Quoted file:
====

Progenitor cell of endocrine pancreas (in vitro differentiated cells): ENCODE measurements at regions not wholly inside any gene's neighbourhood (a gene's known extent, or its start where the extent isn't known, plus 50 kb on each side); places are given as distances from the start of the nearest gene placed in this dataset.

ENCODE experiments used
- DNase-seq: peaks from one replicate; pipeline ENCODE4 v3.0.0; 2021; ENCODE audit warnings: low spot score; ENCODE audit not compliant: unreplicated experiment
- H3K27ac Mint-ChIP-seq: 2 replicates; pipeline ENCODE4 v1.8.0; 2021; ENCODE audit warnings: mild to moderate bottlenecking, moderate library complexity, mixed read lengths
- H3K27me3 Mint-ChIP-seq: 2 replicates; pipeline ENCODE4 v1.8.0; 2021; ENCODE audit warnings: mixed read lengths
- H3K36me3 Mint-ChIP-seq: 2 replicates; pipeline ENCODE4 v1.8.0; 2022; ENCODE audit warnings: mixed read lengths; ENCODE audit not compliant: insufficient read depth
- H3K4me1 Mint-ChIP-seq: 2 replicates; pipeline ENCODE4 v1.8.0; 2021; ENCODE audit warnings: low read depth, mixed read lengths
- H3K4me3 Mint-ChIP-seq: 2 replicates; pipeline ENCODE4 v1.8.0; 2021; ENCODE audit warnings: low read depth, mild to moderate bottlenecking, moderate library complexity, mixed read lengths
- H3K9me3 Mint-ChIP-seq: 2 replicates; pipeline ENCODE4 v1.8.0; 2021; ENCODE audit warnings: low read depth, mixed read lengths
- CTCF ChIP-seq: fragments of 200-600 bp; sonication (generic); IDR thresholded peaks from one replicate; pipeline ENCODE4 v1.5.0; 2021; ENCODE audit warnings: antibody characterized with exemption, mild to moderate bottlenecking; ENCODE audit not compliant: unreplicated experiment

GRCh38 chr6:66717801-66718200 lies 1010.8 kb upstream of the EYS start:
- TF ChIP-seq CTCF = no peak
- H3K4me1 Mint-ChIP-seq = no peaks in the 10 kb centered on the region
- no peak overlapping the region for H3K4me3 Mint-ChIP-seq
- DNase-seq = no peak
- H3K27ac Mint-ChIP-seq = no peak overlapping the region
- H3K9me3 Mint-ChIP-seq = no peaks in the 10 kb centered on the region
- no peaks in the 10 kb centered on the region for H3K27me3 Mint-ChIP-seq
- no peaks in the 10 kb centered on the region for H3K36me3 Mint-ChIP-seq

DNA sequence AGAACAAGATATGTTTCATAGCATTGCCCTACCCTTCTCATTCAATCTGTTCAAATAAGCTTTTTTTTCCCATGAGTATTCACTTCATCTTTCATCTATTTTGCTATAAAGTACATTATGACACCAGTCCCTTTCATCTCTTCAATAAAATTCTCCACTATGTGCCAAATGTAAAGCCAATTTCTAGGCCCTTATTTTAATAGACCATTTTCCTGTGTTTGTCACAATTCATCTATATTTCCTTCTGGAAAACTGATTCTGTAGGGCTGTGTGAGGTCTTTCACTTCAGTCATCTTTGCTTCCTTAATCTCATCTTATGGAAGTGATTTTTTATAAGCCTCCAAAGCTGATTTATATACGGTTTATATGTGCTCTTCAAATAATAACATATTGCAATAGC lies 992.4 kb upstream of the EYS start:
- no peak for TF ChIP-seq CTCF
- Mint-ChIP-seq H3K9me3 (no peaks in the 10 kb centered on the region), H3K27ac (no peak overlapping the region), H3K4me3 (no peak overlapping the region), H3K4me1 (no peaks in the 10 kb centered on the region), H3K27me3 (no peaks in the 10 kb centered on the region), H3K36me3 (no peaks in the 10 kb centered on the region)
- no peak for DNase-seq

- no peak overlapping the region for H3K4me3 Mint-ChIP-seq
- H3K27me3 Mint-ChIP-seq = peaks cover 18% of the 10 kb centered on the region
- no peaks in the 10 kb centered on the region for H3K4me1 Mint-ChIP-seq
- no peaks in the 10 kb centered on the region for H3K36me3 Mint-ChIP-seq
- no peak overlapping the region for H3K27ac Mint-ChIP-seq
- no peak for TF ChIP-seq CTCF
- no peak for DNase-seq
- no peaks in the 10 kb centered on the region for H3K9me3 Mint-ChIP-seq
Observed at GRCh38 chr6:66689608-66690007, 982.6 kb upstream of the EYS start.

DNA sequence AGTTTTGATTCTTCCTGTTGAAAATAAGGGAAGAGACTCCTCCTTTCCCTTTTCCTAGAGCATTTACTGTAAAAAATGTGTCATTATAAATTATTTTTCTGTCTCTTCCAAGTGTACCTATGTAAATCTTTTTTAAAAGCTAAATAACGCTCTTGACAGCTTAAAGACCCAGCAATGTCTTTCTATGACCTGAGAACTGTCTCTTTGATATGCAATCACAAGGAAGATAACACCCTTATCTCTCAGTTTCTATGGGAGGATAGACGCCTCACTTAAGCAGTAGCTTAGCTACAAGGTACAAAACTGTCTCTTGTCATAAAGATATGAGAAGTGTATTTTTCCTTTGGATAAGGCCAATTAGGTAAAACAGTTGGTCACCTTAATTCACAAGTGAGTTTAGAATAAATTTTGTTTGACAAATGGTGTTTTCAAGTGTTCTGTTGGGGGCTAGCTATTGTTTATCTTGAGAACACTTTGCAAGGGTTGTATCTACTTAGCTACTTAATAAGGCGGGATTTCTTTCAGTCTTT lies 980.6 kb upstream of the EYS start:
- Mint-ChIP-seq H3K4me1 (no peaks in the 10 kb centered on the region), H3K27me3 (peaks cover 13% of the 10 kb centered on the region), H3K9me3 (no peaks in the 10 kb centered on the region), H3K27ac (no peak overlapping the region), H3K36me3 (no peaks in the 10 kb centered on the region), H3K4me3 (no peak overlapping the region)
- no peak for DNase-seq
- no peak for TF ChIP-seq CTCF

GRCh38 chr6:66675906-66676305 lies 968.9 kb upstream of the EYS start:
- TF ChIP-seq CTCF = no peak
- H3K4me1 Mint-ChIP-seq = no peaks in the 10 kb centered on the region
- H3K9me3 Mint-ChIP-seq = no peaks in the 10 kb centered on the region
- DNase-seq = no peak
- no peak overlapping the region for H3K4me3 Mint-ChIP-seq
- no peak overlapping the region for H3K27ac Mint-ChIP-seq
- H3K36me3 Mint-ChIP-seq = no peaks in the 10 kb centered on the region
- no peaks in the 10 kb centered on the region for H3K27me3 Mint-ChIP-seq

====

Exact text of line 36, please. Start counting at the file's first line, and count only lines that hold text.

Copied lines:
- no peak for TF ChIP-seq CTCF